Bruce in kayak.

"We specialize in small group travel, which minimizes environmental impact, increases safety standards and allows for personalized, enriching and authentic experiences."

— Bruce Smith, founder and owner, Seascape Kayak Tours Inc.

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Posts Tagged ‘Herring weirs’

Winds of changeOctober 7th, 2009

As always, the busy summer just past is a blur at this time of year. The quiet, peace and solitude have returned to the Bay.

The trees are glowing red and yellow. The cool winds from the north have started to blow across the water. Bonaparte gulls, terns and cormorants have congregated in the harbor to find protection from the open bay and to feed on abundant herring. The marine life has been extraordinary on the bay this summer, a true testament to how special this marine ecosystem is.

imgp1397KAYAKS BEACHED IN FRONT OF A HERRING WEIR, PHOTO BY SANDRA LUKEN

As a part of the community here on Deer Island, I feel it is important to connect with local folks on the working waterfront whenever there is an opportunity. While guiding, I often stop to chat with local fishermen. On one such occasion this summer, I paddled over to a fellow working the weir off Dinner Island. The paddling group was eagerly following the guide in the lead boat, so I made an executive decision to lag behind and strike up a conversation.

“Beautiful day,” says I.

“Shore is,” says he.

Weirs have been the topic of previous blog posts. We always share with our groups that these somewhat haunting structures made from poles, brush and nets are a traditional method for catching herring traced to the ancient Passamaquoddy Tribe. As I bobbed up and down in my kayak on this sunny afternoon, the fisherman shed new light on weir fishing.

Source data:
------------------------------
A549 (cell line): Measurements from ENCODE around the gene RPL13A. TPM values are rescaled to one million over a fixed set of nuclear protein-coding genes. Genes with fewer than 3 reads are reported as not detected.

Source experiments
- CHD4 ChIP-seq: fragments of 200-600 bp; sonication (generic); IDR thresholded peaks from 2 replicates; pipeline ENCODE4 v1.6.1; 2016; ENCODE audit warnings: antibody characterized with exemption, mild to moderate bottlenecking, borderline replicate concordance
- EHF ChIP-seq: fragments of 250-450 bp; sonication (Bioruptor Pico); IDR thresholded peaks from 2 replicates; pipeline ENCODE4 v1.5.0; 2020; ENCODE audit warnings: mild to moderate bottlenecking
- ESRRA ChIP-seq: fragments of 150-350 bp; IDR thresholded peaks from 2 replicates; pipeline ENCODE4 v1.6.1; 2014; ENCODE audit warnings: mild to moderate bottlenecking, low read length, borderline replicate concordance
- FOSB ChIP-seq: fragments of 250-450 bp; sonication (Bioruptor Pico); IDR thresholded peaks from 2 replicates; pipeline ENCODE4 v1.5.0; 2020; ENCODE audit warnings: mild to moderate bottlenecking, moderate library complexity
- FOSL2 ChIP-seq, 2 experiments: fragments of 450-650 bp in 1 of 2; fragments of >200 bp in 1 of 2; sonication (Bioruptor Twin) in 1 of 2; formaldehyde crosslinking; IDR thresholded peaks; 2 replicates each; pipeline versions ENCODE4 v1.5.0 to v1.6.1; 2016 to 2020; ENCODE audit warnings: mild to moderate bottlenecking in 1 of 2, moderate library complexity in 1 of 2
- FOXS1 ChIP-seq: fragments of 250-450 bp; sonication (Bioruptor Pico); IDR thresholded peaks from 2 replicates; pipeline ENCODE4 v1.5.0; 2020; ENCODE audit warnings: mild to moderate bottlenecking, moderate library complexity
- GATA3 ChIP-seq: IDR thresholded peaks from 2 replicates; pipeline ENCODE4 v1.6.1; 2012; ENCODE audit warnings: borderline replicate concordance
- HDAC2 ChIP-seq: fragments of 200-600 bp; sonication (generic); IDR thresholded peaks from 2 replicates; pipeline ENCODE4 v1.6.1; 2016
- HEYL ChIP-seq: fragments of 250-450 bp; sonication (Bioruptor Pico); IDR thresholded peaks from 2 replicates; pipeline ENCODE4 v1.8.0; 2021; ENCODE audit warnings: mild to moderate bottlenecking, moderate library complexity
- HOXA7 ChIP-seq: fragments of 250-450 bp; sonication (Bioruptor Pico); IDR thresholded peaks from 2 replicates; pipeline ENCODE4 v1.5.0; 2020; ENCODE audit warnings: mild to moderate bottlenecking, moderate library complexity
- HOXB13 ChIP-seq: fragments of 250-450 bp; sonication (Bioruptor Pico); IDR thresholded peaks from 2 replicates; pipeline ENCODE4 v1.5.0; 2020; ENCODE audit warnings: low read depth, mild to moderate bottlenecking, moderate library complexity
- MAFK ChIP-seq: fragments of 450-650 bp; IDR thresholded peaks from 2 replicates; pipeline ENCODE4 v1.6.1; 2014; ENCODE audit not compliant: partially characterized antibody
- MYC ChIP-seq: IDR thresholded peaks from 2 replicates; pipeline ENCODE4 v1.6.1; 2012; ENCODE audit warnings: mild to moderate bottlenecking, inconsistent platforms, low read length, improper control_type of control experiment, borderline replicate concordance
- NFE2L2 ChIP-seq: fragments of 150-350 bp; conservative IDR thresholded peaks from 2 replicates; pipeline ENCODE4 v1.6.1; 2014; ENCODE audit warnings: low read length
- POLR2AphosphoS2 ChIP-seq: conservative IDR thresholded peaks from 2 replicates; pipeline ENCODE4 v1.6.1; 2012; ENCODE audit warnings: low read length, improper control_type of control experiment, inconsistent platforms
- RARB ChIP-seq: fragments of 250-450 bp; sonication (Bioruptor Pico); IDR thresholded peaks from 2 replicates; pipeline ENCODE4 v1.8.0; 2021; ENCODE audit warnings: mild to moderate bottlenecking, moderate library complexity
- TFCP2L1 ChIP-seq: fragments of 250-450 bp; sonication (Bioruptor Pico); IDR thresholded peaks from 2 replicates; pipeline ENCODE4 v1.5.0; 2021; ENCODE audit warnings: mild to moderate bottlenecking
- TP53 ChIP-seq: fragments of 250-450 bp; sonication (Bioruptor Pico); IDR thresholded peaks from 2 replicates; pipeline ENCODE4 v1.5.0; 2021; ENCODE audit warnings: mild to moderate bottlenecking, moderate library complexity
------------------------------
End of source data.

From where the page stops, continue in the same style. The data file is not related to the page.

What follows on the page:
“You know, we often get porpoise following fish into these weirs,” he said. I replied that I knew about this and had helped release several harbor porpoise from the Iris weir in the front of Seascape’s base.

porpoise-lift-sarah-wong-photo2

HARBOR PORPOISE BEING RELEASED FROM A WEIR, PHOTO BY SARAH WONG.

“At first this pissed me off, you know,” he continued. “Lots of extra work to get these fellas out of the nets. Then one time I grabbed one innocently by the tail and all of a sudden the porpoise went limp. This made it very easy to release the porpoise from the weir.”

Was the porpoise trusting the fisherman? I wondered.

“You know, then I made an observation,” said the fisherman. “If there were porpoise in the weir, no seals would enter the weir.” Seals will feed indiscriminately in weirs and can damage nets, unlike porpoise, who often find their own way out of the weir. “So I says to myself, ‘Self, why don’t you leave the porpoise in the weir and only help them out if they need it?’ ”

The kayak group was a distance away enjoying an interaction with a pod of porpoise. We made our farewells and I paddled over to join the group.

imgp1391SEASCAPE GUIDE FRANK POSTMA EXPLAINING THE WEIR’S FUNCTION TO A GROUP OF YOUNG PADDLERS, PHOTO BY SANDRA LUKEN.

But I continued to reflect on the conversation I’d just had with the fisherman. Through his vast experience on the water, he had learned an important lesson about coexisting with the many animals that come to the Quoddy region to compete for food. This lesson was a reminder to me that connections on the water are not just about people. If we look beneath the surface, we can see that our connections to marine life are just as vital as our connections to one another.